One local church is no longer in the red thanks to a self-started committee which aimed to be rid of the mortgage by the February 2012 due date.
Moorings Presbyterian Church celebrated the pay off of its $3.1 million debt during a “Burn the Mortgage” celebration this past Saturday.
According to Associate Pastor Jim Kirk, the debt was incurred after the construction of a new sanctuary, a community center and a gymnasium at the church campus on Harbor Drive in Naples.
“Through hard work, trust and faith we were able to raise a lot of money in a short amount of time in a bad economy,” Kirk said.
According to Kirk, the Rev. Chuck Cary, who was the former head of staff from 2004 to 2010, worked to build the support for the construction of the new buildings. The construction began in 2000 and ended 10 years later, Kirk said. Those funds aided in paying off the $15 million project, he said. A difference of $3.1 million was borrowed from Northern Trust bank to account for the remaining balance of the project.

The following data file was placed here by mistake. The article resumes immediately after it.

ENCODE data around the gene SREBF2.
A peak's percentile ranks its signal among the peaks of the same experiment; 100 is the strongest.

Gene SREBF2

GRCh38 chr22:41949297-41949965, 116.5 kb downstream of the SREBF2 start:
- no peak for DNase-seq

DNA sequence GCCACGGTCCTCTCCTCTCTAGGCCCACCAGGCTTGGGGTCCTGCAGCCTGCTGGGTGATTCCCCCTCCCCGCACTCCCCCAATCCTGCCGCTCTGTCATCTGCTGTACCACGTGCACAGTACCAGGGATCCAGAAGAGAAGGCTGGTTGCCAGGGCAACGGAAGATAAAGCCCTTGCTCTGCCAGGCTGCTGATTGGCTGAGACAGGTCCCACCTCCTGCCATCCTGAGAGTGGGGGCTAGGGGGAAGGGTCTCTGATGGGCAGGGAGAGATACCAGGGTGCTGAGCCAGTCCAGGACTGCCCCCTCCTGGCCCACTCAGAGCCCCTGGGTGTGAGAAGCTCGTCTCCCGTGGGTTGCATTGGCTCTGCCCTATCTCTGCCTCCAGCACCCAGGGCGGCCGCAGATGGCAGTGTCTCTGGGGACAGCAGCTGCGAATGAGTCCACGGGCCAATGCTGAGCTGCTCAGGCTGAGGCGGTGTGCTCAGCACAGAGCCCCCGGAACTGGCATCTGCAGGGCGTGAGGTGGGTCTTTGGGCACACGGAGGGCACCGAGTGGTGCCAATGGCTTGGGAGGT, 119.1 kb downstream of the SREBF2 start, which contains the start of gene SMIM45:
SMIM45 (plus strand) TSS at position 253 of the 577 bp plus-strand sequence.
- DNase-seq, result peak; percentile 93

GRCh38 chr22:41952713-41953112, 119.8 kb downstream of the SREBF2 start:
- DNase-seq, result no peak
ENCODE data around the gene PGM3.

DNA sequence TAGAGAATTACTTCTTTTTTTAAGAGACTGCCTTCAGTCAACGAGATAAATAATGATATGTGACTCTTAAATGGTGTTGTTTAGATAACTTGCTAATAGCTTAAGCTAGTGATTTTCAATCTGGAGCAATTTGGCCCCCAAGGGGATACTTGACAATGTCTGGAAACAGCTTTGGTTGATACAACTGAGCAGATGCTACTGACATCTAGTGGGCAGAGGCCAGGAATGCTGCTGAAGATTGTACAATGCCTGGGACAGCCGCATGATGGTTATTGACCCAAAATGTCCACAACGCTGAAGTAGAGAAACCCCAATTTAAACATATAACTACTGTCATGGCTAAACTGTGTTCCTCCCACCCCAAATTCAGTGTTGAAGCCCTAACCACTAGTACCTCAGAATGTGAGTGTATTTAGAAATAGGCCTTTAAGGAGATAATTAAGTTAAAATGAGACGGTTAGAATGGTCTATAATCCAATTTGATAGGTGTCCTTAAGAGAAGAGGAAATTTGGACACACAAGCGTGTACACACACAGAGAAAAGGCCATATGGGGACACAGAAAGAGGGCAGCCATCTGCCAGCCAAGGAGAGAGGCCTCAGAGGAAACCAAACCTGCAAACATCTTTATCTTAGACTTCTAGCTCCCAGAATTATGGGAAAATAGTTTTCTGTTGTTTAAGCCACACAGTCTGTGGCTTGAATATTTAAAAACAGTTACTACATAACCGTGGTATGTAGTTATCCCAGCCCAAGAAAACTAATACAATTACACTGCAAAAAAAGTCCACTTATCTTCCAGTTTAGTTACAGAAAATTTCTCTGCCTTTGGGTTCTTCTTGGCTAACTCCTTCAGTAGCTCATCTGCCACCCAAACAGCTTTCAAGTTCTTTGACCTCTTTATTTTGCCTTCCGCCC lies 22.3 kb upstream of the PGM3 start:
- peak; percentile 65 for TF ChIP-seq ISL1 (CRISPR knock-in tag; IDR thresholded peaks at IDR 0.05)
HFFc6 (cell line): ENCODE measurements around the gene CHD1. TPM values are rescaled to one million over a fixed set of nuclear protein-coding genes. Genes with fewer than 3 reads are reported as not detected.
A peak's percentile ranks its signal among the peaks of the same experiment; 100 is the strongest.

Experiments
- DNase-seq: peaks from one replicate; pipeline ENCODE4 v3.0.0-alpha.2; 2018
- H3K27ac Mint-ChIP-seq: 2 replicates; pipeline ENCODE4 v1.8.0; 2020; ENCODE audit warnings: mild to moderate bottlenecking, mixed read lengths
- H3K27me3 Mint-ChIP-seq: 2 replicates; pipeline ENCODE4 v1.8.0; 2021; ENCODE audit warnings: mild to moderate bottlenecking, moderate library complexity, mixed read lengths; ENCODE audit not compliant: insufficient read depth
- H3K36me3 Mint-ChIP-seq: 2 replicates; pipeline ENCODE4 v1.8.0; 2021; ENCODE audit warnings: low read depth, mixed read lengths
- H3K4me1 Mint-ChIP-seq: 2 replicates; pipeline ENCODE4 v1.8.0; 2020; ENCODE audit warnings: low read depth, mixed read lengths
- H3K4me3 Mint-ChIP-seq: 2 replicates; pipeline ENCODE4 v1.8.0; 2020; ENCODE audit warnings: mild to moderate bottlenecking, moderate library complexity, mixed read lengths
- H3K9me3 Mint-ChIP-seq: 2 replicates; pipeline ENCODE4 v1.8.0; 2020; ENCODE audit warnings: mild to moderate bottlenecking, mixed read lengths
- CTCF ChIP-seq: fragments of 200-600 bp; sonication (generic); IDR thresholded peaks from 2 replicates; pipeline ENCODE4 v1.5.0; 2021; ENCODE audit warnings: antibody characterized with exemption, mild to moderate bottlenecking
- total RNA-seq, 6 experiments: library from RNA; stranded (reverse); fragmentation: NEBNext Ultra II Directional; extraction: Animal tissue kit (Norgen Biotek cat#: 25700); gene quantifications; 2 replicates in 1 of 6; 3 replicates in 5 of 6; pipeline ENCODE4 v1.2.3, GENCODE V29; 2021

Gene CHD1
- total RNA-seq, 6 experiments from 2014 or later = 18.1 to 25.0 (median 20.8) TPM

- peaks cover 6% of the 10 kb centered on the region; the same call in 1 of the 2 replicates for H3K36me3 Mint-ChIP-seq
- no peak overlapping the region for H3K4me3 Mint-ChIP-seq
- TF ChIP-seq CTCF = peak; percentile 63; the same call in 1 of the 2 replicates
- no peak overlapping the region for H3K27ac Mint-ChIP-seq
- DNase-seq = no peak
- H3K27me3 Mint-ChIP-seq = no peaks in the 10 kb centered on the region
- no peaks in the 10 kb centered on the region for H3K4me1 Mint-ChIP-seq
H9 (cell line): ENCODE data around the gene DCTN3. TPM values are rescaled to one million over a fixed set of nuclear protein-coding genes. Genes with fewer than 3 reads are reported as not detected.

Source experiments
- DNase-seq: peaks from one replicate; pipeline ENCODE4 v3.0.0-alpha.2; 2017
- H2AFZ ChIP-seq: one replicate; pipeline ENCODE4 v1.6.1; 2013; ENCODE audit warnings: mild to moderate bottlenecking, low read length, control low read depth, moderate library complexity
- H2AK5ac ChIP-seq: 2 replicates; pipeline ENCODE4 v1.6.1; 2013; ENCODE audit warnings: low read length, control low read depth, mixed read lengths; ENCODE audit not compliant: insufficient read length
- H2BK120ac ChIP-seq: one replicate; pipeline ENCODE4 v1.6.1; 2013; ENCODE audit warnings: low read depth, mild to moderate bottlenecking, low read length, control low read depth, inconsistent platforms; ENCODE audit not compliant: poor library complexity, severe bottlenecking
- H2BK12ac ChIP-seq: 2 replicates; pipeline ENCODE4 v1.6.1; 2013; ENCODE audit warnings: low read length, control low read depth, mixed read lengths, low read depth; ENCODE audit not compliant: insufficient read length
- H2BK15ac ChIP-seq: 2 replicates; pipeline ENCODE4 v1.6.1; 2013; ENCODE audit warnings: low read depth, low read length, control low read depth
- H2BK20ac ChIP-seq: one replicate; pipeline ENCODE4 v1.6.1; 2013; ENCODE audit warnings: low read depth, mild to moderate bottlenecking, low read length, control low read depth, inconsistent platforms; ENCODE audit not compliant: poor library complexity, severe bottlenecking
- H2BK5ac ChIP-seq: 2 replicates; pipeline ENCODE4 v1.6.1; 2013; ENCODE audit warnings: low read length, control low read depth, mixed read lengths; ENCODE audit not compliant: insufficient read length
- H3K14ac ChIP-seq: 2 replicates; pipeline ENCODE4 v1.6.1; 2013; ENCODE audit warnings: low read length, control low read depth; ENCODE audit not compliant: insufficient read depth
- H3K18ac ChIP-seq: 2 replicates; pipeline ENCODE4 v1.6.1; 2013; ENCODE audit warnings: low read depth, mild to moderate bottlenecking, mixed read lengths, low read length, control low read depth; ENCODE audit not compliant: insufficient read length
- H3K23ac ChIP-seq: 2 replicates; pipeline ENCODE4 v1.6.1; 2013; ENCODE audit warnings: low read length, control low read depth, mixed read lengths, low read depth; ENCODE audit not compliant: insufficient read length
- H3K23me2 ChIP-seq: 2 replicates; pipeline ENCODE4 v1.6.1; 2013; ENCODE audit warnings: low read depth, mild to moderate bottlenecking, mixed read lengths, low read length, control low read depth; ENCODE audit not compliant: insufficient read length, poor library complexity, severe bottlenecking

According to Kirk, Cary recruited retired banker and 6-year church member, Malcolm Chancey, to spearhead the Burn the Mortgage committee which began in May 2010.
Chancey said the $3.1 million was raised in about a year and a half through donations from about 200 church members. Those donations ranged from $20 to $500,000, Chancey said.
Nine-year church member Glenn Haughie said the decision to move forward with the construction of the new buildings was made before the recession and that the congregation was worried about paying off the debt after construction.
Haughie said the burning of the mortgage should provide hope and inspiration to others in this economy.
“It’s quite an extraordinary milestone,” Haughie said.
According to Chancey, although the road to becoming debt-free was difficult, the end result was worth it.
“I think no matter what the difficulty is in the economy, if you have a true faith and belief in what you’re doing, you’ll get it done,” Chancey said. “It just takes a lot of hard work, a lot of focus and a lot of teamwork.”